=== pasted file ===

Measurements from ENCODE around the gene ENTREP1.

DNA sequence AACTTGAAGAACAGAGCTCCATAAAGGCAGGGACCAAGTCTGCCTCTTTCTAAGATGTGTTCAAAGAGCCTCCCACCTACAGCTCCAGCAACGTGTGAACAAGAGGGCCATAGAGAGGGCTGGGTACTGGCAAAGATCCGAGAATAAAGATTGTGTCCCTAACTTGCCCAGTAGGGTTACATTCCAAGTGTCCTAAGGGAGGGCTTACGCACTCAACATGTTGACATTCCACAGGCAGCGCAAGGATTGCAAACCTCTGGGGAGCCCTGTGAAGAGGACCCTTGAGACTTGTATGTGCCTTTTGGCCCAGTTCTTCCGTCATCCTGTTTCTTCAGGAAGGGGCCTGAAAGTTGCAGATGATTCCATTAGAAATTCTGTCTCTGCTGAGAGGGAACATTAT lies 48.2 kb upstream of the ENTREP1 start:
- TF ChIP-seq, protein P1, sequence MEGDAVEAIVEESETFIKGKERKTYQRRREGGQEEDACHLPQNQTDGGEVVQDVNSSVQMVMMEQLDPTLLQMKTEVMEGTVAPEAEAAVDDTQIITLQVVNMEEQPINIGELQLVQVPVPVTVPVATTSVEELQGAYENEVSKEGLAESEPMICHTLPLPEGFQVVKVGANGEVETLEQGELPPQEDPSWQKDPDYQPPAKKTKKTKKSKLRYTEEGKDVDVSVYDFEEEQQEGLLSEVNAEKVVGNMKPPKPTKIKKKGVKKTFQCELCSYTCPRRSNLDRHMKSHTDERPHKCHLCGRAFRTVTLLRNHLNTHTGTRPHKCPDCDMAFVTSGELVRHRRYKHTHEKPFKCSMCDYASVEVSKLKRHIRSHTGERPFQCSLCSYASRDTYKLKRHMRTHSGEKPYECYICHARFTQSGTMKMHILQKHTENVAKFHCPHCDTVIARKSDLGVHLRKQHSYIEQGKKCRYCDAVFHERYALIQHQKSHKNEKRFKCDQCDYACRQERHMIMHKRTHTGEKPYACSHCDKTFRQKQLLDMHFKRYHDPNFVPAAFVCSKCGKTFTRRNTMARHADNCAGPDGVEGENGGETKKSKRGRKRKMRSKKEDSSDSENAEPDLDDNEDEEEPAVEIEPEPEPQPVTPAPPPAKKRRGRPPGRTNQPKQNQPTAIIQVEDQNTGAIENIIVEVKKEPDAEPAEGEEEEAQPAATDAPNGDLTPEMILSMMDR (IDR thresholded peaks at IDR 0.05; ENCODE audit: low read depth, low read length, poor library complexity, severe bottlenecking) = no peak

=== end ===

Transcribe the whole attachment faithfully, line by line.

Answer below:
Measurements from ENCODE around the gene ENTREP1.

DNA sequence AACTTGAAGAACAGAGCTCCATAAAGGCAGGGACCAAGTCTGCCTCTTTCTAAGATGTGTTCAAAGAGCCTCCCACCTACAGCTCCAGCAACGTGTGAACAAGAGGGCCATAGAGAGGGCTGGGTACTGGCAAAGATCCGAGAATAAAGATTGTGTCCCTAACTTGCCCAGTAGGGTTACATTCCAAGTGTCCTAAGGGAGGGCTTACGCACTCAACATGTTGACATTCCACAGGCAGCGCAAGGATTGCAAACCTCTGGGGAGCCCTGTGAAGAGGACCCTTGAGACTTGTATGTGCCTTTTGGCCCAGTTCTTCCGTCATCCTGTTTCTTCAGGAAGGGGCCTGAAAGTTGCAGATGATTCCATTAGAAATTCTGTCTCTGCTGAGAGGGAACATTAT lies 48.2 kb upstream of the ENTREP1 start:
- TF ChIP-seq, protein P1, sequence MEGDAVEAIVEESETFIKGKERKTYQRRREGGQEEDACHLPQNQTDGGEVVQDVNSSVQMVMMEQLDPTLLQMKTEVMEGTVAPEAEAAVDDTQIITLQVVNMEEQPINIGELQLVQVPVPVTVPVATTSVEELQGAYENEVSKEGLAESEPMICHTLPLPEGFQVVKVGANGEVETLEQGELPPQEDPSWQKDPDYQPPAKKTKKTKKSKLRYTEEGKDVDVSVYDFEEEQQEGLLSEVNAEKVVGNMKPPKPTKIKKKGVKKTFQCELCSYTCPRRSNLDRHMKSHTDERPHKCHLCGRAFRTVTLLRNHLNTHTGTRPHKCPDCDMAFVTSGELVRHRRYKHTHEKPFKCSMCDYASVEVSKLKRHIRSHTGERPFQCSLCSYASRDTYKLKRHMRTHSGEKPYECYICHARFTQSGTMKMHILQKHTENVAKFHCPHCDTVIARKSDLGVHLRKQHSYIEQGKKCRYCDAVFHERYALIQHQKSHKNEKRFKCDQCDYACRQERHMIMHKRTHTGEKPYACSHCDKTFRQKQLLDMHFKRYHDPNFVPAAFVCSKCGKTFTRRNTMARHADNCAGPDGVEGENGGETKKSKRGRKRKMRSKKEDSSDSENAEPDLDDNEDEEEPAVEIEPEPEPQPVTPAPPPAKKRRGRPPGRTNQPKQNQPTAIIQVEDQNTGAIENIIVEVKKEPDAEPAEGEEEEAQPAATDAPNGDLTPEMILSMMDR (IDR thresholded peaks at IDR 0.05; ENCODE audit: low read depth, low read length, poor library complexity, severe bottlenecking) = no peak